News from the FDA/CDC

FDA confirms complications from intragastric balloons


Complications from overinflation and acute pancreatitis can create problems for obesity patients treated with intragastric balloons, according to a statement from the Food and Drug Administration. In a letter to health care providers published on February 9, 2017, the FDA warned of the two specific issues that have been the subject of multiple adverse event reports.

Courtesy Wikimedia Commons/FitzColinGerald/Creative Commons License
Overinflation may occur when the fluid-filled intragastric balloon inflates with more fluid or with air after placement in the patient’s stomach. If overinflation occurs, the device will likely need to be removed. Reports to the FDA show that overinflation can occur as early as 9 days following implantation, and symptoms included abdominal distention, severe abdominal pain, breathing problems, and vomiting.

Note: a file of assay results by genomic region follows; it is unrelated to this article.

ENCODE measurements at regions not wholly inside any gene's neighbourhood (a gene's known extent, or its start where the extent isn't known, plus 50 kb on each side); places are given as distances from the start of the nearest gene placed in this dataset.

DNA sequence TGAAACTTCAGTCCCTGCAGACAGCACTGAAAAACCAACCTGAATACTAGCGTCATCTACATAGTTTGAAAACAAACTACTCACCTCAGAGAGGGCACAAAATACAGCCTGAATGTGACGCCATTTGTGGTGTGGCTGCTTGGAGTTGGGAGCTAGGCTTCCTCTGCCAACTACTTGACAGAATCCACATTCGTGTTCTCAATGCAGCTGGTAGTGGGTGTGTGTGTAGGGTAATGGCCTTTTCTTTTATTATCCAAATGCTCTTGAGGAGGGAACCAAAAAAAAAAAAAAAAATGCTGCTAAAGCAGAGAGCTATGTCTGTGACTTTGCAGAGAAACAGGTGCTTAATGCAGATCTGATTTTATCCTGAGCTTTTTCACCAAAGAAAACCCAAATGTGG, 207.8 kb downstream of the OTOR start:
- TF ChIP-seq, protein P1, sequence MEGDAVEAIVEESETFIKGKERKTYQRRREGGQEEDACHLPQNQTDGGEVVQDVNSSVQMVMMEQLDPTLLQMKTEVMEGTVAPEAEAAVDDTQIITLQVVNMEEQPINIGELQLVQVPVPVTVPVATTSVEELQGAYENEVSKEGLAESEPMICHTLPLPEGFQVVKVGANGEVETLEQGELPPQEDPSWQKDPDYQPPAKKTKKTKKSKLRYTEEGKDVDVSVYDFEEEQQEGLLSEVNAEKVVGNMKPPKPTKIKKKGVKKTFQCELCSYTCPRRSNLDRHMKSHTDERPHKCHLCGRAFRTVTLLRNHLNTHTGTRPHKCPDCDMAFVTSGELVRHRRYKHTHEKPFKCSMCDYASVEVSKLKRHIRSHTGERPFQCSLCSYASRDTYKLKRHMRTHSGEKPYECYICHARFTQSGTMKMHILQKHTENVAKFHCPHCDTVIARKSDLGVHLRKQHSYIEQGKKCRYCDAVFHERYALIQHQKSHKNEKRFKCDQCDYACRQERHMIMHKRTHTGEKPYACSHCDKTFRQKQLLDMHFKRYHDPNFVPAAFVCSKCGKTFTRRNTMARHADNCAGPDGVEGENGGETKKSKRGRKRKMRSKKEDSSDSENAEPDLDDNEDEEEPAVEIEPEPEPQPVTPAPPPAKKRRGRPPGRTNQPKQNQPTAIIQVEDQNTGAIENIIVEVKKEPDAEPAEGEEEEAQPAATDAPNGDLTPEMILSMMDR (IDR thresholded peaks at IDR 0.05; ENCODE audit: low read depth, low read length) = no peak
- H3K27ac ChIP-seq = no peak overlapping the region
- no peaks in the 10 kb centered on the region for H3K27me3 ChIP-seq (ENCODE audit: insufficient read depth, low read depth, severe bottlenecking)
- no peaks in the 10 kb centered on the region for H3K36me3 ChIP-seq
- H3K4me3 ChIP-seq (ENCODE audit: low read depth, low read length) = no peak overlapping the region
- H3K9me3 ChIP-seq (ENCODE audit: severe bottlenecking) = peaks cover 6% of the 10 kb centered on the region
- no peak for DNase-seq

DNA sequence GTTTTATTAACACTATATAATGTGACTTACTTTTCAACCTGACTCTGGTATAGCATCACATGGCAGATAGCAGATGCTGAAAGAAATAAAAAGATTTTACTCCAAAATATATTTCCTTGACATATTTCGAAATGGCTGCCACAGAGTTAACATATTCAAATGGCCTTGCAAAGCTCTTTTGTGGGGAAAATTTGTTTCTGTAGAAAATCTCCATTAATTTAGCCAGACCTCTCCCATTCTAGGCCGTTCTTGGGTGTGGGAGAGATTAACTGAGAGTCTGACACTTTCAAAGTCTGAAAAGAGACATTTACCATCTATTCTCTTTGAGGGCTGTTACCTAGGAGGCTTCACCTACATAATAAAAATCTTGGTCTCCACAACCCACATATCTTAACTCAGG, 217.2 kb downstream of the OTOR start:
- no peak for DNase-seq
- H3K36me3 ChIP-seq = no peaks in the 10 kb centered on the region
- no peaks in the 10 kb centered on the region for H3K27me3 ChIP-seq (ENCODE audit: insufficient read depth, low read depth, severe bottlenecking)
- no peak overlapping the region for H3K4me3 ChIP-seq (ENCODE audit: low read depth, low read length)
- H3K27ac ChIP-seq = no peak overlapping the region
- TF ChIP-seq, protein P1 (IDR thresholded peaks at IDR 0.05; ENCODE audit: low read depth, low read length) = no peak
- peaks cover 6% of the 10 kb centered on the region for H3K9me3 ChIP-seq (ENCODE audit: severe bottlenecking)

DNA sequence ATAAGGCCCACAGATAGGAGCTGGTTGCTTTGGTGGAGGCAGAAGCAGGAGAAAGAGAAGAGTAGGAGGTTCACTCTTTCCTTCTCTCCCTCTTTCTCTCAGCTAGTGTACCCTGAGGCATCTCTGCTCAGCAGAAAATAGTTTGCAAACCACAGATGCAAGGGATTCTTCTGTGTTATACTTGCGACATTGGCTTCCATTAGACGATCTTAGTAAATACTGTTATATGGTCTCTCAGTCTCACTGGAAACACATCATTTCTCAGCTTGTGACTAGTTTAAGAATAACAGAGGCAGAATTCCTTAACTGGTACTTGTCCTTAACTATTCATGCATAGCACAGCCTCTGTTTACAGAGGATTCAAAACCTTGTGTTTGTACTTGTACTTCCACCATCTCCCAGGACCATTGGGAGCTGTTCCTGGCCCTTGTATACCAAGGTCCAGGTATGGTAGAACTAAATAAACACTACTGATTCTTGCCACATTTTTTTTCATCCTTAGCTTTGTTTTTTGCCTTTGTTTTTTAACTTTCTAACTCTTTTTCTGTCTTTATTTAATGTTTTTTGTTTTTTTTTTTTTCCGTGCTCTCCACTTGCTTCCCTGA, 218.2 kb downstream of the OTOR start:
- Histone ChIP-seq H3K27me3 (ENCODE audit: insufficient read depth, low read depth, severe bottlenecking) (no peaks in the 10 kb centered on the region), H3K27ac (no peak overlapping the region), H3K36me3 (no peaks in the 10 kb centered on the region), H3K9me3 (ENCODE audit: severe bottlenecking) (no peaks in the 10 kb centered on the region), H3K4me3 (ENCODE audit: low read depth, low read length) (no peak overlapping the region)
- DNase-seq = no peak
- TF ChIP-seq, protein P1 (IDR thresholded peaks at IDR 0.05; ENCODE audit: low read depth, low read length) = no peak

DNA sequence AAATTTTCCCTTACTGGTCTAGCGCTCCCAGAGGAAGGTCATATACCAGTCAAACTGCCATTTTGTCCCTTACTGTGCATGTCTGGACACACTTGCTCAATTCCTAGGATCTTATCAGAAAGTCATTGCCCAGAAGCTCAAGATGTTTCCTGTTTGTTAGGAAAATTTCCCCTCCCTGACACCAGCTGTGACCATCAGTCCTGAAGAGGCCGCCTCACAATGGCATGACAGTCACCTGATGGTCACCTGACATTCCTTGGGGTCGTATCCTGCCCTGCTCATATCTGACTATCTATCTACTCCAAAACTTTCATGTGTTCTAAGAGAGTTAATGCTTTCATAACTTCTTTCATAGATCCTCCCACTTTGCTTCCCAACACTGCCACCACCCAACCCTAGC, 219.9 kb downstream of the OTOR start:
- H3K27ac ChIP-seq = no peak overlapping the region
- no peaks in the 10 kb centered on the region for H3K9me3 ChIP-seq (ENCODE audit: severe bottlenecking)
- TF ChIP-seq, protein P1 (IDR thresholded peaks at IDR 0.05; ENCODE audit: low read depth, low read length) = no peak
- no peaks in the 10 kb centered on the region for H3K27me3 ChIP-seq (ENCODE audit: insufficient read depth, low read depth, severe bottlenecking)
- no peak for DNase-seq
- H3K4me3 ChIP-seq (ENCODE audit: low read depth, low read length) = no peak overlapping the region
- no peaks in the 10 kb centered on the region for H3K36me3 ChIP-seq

Most of the overinflation reports involved the Orbera Intragastric Balloon System (Apollo Endosurgery) that uses a single balloon, although some reports involved the ReShape Integrated Dual Balloon System (ReShape Medical) that uses two balloons. Neither product mentions overinflation risk in its labeling. “At this moment there is not enough information to determine what is causing the balloon to overinflate,” according to the FDA letter.

The FDA letter recommends that health care providers consider overinflation and pancreatitis in their differential diagnoses of obesity patients with intragastric balloons who present with the symptoms described, and to report any type of serious adverse events associated with intragastric balloons to the FDA through the MedWatch program. For more information about reporting adverse events to the FDA, visit the MedWatch site.

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